The lovers commune each night in Saburo’s home, making passionate love until dawn. A nosy servant sneaks a peek inside Saburo’s bedchamber and finds him sleeping with the decaying body of a woman. Another rotting skeleton sits in the doorway holding – you guessed it – a peony lantern. With the help of a Buddhist priest, Saburo is taken to the graves of Otsuyu and her maid and is convinced of the haunting truth – it is her spirit coming to sleep with him every night, not her.

Saburo and the priest ward the ghosts away with ofuda (talismans), but they still linger just outside the door, wailing for Saburo with a lover’s longing. Saburo’s health rapidly declines and his servants, fearing that he will die without his beloved, remove the ofuda to allow Otsuyu and her maid to enter the house once more. Saburo is found the next morning, laying with Otsuyu’s skeleton, dead. Legend says his face was frozen in an expression of blissful ecstasy.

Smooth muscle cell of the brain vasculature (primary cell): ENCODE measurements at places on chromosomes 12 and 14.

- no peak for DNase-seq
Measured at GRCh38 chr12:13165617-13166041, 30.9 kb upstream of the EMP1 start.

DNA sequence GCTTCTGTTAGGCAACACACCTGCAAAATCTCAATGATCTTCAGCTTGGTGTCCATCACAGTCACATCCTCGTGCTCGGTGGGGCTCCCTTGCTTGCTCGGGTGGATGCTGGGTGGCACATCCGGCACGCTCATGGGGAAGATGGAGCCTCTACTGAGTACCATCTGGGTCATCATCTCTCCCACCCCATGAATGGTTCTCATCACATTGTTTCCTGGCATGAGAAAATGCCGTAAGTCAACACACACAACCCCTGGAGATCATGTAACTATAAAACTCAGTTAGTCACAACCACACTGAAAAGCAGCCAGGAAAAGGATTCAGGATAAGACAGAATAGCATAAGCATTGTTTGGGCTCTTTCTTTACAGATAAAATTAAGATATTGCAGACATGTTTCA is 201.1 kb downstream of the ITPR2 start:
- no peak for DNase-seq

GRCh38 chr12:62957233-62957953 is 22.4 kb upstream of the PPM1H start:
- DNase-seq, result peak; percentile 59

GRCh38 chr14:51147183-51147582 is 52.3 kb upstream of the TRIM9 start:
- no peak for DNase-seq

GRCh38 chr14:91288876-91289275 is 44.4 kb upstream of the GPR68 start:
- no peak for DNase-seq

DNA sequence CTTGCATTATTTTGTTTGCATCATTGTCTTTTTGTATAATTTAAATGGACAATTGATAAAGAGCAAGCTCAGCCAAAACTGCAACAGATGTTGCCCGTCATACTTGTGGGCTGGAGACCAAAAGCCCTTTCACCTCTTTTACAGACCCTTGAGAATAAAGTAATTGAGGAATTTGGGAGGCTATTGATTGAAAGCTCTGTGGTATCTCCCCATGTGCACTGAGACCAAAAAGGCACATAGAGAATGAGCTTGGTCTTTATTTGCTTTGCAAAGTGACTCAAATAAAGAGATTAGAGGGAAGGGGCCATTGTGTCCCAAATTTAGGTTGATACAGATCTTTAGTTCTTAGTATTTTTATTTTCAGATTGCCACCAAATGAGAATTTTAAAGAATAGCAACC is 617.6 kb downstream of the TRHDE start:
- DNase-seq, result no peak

I hope you enjoyed this haunted jaunt into the world of Japanese folklore and ghost stories. There are countless urban legends and shadowy creatures lurking the streets of Japan that I hope to cover in a later article. For now, I leave you with Oiwa, Okiku, and Otsuyu, Japan’s three greatest girlbosses ghost stories.

If YOU want a say in what country’s folklore I write about, look for the polls on my Twitter ( and Instagram (

Reader beware, you’re in for a scare! Or not. Trick-or-treat, after all.

xo Allison


Book cover art is used Pursuant to 17 U.S. Code § 107 under the “fair use” defense.

All other images are certified public domain.


Matsuura, Theresa. “Japan’s Three Great Ghost Stories.” Sotheby’s, 30 Oct. 2019,

“Yotsuya Kaidan”. Wikipedia,

“Bancho Sarayashiki”. Wikipedia,

“Botan Doro”. Wikipedia,

Sacasas, Caitlin. “Japanese Numbers: Counting in Japanese from 1-100+”. Fluent in 3 Months,

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Book Review: My Best Friend’s Exorcism

What if The Exorcist was funny?